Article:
To put that into perspective, the number of new cases in 2014 will be equal to roughly double the size of the population of Lansing, Michigan.  The number of breast cancer deaths is almost exactly equal to the population of the town I grew up in.

But there’s more.

  • 1 in 8 women in the United States will develop invasive breast cancer during their lifetime
  • Breast cancer is the second most common cancer among American women, second only to skin cancers.
  • Breast cancer is the second leading cause of cancer death in women, exceeded only by lung cancer.
  • The chance that breast cancer will be responsible for a woman’s death is about 1 in 36 (about 3%).

It’s October.  National Breast Cancer Awareness Month. We all put pretty pink ribbons on everything from ink pens to coffee mugs.  We wear pink t-shirts with catchy slogans, and our sons wear bright pink socks with their football uniforms to increase awareness.  We play silly games on Facebook and go braless for a day, or we spread funny memes about saving “Second Base” or whatever. We participate in 5K runs and bake sales and every possible kind of fundraiser there is.

All of that is great.

But there’s more.

Ladies, we need to talk. Put away the embarrassment and social niceties and pleasant little euphemisms and really talk.

All of the fundraisers and awareness campaigns won’t help if we don’t take a little bit of responsibility for our own health, our own bodies. We need to get our mammograms or breast ultrasounds.  We need to go to the doctor for our annual visits and get that incredibly awkward and uncomfortable breast exam.

I know.  Their hands are always cold.  The person performing the mammogram invariably has bad breath or b/o, and they get so far inside your personal space that you feel like they owe you dinner and a movie afterward.  They lift and squeeze and manhandle until you feel violated. And the basic exam in the doctor’s office isn’t much better; lying there exposed while a virtual stranger touches, presses and kneads one of the most personal and intimate parts of your body and you can’t do anything but count the ceiling tiles.

But there’s still more.

Ladies, these are your breasts, boobs, titties, or whatever.  You should know them.  You should be performing your own breast self-exam every single month.  Again, I know; it’s awkward and uncomfortable.  Do it anyway.  Get your boyfriend or husband or girlfriend to help, if that makes it more pleasant. Whatever it takes.  Just do it.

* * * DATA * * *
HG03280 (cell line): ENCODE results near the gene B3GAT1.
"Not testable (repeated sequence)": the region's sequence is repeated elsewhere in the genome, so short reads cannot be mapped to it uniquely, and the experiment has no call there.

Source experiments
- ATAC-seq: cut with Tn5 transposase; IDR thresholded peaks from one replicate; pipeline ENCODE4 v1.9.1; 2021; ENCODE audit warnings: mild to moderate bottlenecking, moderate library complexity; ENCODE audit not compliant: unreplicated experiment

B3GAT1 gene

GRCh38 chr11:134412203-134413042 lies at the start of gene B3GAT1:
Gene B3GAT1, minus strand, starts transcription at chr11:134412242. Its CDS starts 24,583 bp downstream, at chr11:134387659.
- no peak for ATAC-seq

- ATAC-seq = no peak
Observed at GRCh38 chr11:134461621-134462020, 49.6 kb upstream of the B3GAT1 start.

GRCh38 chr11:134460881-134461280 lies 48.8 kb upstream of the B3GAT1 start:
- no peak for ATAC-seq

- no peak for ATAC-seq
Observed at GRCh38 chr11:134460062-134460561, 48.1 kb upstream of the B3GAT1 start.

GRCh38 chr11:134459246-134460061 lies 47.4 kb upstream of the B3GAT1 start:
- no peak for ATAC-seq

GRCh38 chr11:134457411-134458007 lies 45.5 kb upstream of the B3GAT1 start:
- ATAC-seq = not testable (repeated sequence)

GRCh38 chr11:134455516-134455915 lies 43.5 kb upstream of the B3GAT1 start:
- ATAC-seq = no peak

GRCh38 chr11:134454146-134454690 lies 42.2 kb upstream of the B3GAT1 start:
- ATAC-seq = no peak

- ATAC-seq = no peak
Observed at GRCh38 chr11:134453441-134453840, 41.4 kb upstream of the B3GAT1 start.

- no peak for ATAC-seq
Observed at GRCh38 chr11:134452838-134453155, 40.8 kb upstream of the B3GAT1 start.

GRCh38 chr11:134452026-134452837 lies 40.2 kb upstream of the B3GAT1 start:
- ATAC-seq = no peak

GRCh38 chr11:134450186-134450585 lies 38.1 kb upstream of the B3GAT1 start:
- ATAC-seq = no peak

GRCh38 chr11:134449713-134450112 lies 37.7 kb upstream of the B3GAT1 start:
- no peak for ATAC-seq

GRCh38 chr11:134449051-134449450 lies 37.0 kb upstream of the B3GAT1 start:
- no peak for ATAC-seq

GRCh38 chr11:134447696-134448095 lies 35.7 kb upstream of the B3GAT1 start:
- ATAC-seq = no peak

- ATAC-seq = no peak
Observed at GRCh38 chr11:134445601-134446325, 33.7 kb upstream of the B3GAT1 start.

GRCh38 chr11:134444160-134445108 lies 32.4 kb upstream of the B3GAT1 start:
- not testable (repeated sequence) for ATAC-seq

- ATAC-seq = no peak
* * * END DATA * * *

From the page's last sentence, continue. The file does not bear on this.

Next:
All the awareness campaigns and fundraisers in the world can’t do a bit of good if breast cancer goes undiagnosed.

My mom was 38 years old when she found the lump on her breast.  It was the late 1970’s, and her doctor laughed at her for being worried.  He told her that she was too young for breast cancer, and that lumps in that particular spot on the breast are never malignant.

He was wrong.

She underwent a modified radical mastectomy when I was in middle school.  She went through chemotherapy and radiation and she beat the odds for a while because she was a pushy broad who refused to let a doctor dismiss her concerns.  She lived long enough to see us all graduate, long enough to meet two of her future sons-in-law, long enough to hold her first grandchild.

She was 45 years old when it came back, 46 when she died seven months later.

She was not a statistic.  She was Kay.

A few weeks ago, I learned that another one of my friends has been diagnosed with breast cancer.  She is young and strong and otherwise healthy, and has a support network of friends and family that most of us could only dream of having.  She is a kind soul, a beautiful person inside and out, with a wicked sense of humor and a terrific laugh. This world cannot afford to lose her.

She is not a statistic.  She is Melissa.

It’s easy to get caught up in our day-to-day lives.  Take care of the kids, manage the house, go to work, complain about the ex.  It’s easy to worry about everyone else and put our own needs on the back burner.  “I’ll do it next month,” we tell ourselves.  “I’ll get my mammogram next year,” we say.

Knock it off.

Take care of yourselves, ladies.  As embarrassing, awkward, scary and uncomfortable as it may be, you are the only one who can make this decision whether to take care of yourself or not.  Early detection saves lives.  Period.

And isn’t your life worth a few minutes of discomfort?